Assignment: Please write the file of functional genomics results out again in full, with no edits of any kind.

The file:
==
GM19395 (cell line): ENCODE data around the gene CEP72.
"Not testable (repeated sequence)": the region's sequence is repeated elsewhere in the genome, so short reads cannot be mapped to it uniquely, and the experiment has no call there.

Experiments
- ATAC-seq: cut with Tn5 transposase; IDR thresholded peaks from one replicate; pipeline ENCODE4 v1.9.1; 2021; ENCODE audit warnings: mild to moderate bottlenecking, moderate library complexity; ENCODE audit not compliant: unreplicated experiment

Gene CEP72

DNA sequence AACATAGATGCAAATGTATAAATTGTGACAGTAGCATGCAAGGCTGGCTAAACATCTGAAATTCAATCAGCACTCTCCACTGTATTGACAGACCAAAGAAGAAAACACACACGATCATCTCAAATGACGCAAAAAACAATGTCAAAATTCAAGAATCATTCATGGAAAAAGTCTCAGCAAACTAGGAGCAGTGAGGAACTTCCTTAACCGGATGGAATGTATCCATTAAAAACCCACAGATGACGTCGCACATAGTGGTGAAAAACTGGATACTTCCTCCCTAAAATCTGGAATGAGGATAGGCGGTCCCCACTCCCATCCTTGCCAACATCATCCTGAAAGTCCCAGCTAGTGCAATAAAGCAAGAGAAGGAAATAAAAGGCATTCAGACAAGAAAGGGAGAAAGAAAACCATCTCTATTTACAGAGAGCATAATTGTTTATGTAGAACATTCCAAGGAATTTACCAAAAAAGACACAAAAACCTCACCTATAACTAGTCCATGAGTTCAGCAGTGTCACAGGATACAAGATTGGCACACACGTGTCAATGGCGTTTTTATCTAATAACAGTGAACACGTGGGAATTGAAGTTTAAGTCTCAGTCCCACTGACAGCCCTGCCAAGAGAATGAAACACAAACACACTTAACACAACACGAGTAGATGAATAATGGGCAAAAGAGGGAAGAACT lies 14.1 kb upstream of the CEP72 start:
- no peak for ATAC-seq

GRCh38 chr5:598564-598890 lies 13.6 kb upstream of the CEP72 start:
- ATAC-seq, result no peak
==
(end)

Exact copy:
GM19395 (cell line): ENCODE data around the gene CEP72.
"Not testable (repeated sequence)": the region's sequence is repeated elsewhere in the genome, so short reads cannot be mapped to it uniquely, and the experiment has no call there.

Experiments
- ATAC-seq: cut with Tn5 transposase; IDR thresholded peaks from one replicate; pipeline ENCODE4 v1.9.1; 2021; ENCODE audit warnings: mild to moderate bottlenecking, moderate library complexity; ENCODE audit not compliant: unreplicated experiment

Gene CEP72

DNA sequence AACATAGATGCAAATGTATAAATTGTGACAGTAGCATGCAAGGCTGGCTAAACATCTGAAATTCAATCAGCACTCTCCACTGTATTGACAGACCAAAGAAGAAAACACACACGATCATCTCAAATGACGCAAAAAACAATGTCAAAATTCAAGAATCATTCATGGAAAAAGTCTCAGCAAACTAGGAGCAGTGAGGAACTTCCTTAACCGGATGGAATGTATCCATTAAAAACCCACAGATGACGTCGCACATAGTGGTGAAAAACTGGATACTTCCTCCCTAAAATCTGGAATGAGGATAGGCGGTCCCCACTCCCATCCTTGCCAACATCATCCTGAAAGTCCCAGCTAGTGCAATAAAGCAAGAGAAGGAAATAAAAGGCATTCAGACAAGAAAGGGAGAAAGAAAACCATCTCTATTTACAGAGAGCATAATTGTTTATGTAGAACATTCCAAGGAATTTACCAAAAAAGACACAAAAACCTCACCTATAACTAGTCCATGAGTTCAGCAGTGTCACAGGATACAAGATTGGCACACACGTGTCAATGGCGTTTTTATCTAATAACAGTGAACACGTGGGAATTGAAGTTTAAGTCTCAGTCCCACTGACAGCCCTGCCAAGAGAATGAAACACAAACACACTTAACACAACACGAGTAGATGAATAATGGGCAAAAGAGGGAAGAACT lies 14.1 kb upstream of the CEP72 start:
- no peak for ATAC-seq

GRCh38 chr5:598564-598890 lies 13.6 kb upstream of the CEP72 start:
- ATAC-seq, result no peak